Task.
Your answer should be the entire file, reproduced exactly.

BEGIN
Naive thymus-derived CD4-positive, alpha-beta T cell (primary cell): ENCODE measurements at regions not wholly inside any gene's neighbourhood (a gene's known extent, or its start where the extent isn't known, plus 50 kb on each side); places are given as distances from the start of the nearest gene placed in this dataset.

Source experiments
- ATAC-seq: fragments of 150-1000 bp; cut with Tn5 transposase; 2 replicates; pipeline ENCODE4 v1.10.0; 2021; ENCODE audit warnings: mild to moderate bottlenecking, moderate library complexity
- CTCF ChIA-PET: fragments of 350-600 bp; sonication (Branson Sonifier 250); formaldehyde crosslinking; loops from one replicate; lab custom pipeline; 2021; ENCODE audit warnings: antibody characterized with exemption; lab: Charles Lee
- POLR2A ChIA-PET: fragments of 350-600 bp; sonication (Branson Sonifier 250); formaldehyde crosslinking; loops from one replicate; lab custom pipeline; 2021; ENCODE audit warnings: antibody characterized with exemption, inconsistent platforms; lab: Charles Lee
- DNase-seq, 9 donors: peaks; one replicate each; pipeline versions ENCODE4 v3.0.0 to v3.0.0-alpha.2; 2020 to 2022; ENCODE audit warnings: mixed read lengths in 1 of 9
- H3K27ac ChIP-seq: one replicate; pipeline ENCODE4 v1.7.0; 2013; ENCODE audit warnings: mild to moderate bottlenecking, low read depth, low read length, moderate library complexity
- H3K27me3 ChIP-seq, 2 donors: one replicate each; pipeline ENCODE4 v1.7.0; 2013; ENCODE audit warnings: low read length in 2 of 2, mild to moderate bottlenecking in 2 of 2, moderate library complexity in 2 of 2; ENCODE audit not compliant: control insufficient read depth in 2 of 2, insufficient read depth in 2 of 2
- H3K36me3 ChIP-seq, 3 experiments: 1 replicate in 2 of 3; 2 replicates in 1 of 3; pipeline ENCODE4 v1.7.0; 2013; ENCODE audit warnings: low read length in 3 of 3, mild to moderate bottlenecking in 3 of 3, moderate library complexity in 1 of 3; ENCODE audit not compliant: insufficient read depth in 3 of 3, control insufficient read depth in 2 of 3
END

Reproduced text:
Naive thymus-derived CD4-positive, alpha-beta T cell (primary cell): ENCODE measurements at regions not wholly inside any gene's neighbourhood (a gene's known extent, or its start where the extent isn't known, plus 50 kb on each side); places are given as distances from the start of the nearest gene placed in this dataset.

Source experiments
- ATAC-seq: fragments of 150-1000 bp; cut with Tn5 transposase; 2 replicates; pipeline ENCODE4 v1.10.0; 2021; ENCODE audit warnings: mild to moderate bottlenecking, moderate library complexity
- CTCF ChIA-PET: fragments of 350-600 bp; sonication (Branson Sonifier 250); formaldehyde crosslinking; loops from one replicate; lab custom pipeline; 2021; ENCODE audit warnings: antibody characterized with exemption; lab: Charles Lee
- POLR2A ChIA-PET: fragments of 350-600 bp; sonication (Branson Sonifier 250); formaldehyde crosslinking; loops from one replicate; lab custom pipeline; 2021; ENCODE audit warnings: antibody characterized with exemption, inconsistent platforms; lab: Charles Lee
- DNase-seq, 9 donors: peaks; one replicate each; pipeline versions ENCODE4 v3.0.0 to v3.0.0-alpha.2; 2020 to 2022; ENCODE audit warnings: mixed read lengths in 1 of 9
- H3K27ac ChIP-seq: one replicate; pipeline ENCODE4 v1.7.0; 2013; ENCODE audit warnings: mild to moderate bottlenecking, low read depth, low read length, moderate library complexity
- H3K27me3 ChIP-seq, 2 donors: one replicate each; pipeline ENCODE4 v1.7.0; 2013; ENCODE audit warnings: low read length in 2 of 2, mild to moderate bottlenecking in 2 of 2, moderate library complexity in 2 of 2; ENCODE audit not compliant: control insufficient read depth in 2 of 2, insufficient read depth in 2 of 2
- H3K36me3 ChIP-seq, 3 experiments: 1 replicate in 2 of 3; 2 replicates in 1 of 3; pipeline ENCODE4 v1.7.0; 2013; ENCODE audit warnings: low read length in 3 of 3, mild to moderate bottlenecking in 3 of 3, moderate library complexity in 1 of 3; ENCODE audit not compliant: insufficient read depth in 3 of 3, control insufficient read depth in 2 of 3